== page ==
Virtual Reality

Varjo VR-2 virtual reality headset delivers "human-eye resolution"

Varjo VR-2 virtual reality hea...
Varjo's head of sales for the Americas, Brandon Turnage, demonstrates the VR-2 at the VR/AR Global Summit
Varjo's head of sales for the Americas, Brandon Turnage, demonstrates the VR-2 at the VR/AR Global Summit
View 3 Images
The Varjo VR-2 is compatible with Windows 10 desktop computers and laptops
1/3
The Varjo VR-2 is compatible with Windows 10 desktop computers and laptops
Varjo's head of sales for the Americas, Brandon Turnage, demonstrates the VR-2 at the VR/AR Global Summit
2/3
Varjo's head of sales for the Americas, Brandon Turnage, demonstrates the VR-2 at the VR/AR Global Summit
The VR-2 weighs 605 grams, not including the headband
3/3
The VR-2 weighs 605 grams, not including the headband

If you're performing tasks such as design work, it's important that you really be able to see the difference in textures of various materials. Boasting what its makers call human-eye resolution, the Varjo VR-2 virtual reality headset is designed with such applications firmly in mind.

Showcased in Vancouver last weekend at the VR/AR Global Summit, the VR-2 features a "Bionic Display" that combines two 1920 x 1080p micro-LEDs and two 1440 x 1600p AMOLEDs (active matrix organic light-emitting diodes). This results in an 87-degree field of view with a resolution of 60 PPD (pixels per degree) in the center of the frame – human 20/20 vision is also 60 PPD, at the center of the eye.

Helping things out are a 10,000:1 infinite contrast ratio designed to deliver "the deepest blacks and individually calibrated colors," along with different refractive-index lenses in each eye that combine to minimize color aberrations and reflections.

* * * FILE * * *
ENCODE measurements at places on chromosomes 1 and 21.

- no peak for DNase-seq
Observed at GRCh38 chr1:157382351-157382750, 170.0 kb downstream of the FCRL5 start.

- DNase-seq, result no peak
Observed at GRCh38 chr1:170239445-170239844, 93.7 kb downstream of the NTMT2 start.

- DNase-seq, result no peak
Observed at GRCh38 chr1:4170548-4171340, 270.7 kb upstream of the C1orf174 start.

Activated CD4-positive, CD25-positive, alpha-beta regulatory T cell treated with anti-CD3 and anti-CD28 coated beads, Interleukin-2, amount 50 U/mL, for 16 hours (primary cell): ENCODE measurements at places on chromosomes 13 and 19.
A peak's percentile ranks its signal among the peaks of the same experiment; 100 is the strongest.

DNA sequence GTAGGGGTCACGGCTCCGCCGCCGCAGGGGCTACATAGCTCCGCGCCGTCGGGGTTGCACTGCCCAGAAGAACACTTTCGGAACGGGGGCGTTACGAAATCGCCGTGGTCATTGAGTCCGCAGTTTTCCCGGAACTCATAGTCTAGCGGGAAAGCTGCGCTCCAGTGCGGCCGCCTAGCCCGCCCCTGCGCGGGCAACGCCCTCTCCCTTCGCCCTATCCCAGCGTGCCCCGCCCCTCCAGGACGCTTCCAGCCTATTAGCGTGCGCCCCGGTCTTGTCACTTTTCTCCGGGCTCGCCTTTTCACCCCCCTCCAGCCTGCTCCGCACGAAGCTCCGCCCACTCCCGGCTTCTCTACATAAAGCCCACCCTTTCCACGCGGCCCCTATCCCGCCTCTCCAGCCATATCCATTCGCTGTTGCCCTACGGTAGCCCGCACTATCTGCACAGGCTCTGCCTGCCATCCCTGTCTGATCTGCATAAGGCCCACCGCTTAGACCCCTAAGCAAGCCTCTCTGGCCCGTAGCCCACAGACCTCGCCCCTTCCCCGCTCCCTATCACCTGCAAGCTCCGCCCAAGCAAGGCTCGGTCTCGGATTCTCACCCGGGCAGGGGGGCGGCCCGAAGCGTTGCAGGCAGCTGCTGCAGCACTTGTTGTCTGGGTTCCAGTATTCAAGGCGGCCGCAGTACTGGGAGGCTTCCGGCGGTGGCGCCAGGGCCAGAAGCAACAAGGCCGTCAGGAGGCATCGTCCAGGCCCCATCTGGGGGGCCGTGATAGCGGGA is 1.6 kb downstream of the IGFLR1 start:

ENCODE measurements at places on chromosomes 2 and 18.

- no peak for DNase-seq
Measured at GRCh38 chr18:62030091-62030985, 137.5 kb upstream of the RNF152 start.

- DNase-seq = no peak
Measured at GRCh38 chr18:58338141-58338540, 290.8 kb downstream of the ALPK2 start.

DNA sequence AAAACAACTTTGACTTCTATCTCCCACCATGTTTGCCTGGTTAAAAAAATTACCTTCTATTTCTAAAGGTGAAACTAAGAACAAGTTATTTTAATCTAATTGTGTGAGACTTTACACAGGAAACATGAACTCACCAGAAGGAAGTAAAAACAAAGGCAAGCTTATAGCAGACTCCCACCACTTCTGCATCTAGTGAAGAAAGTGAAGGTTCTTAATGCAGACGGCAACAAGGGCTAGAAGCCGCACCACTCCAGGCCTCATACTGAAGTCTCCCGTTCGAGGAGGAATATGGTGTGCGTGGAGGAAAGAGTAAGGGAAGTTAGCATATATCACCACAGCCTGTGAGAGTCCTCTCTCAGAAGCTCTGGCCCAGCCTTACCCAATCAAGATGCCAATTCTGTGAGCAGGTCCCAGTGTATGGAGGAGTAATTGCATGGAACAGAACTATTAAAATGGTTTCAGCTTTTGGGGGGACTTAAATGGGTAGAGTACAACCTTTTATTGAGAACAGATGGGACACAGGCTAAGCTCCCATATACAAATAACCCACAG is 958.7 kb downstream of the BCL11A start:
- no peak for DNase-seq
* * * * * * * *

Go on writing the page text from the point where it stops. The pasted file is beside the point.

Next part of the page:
The VR-2 weighs 605 grams, not including the headband
The VR-2 weighs 605 grams, not including the headband

When we tried the headset out at the show, we were certainly quite impressed with its display. Not only are users able to look around within photo-realistic environments, but when they want to get a closer look at an object, they simply lean in closer to it – just like they would in real life. Doing so, for example, it's possible to start by seeing a newspaper from a distance, and then proceed to actually read the fine text printed upon it.

Utilizing the device's eye-tracking capability, it's also possible to select and "click upon" items within the display, simply by lingering one's gaze upon them.

Released in mid-October, the Varjo VR-2 is compatible with Windows 10 desktop computers and laptops, and is priced at US$4,995 (including software and support license). There's also a Leap Motion-equipped VR-2 Pro model which tracks users' hands, allowing them to manipulate virtual objects in the onscreen environment – it sells for $5,995.

Product page: Varjo VR-2

4 comments
guzmanchinky
Someday (soon) this kind of resolution will be as cheap as an xbox.
Colt12
guzmanchinky, I'll be waiting for that day.
Pete Kratsch
I have the new HP Reverb Pro... 2160x2160 per eye. I understand that this unit is boosting the resolution in the center of the display because that's the way your eyes work but I think they're missing one huge point... the sweet spot in your natural eye... moves along with the eyeball so you never see the out of focus, lower res part of your natural vision... the screens inside the VR goggle do not. You can literally move your eyes inside any set of VR goggles, you can look at the upper left corner or lower right or anywhere inside the goggles. So with this unit... you get the same benefit as your natural eyes... but only if you keep your eyes staring straight ahead. I haven't tried one and at over $4K for the price of admission... I don't think they'll be showing up at BestBuy any time soon. FWIW... If you want great VR for sim type games at a reasonable cost... the HP is your best bet.
foxpup
Agreeing with Pete Kratsch, the eyes move around and so one isn't always centered on the high resolution spot of the display. Fortunately, I would expect full view higher resolution displays will advance faster than the tech used to generate the image especially with ray tracing. Figure out how to measure what direction the user is looking and put the high resolution at the center of that direction, IN SOFTWARE and then you've got something optimal.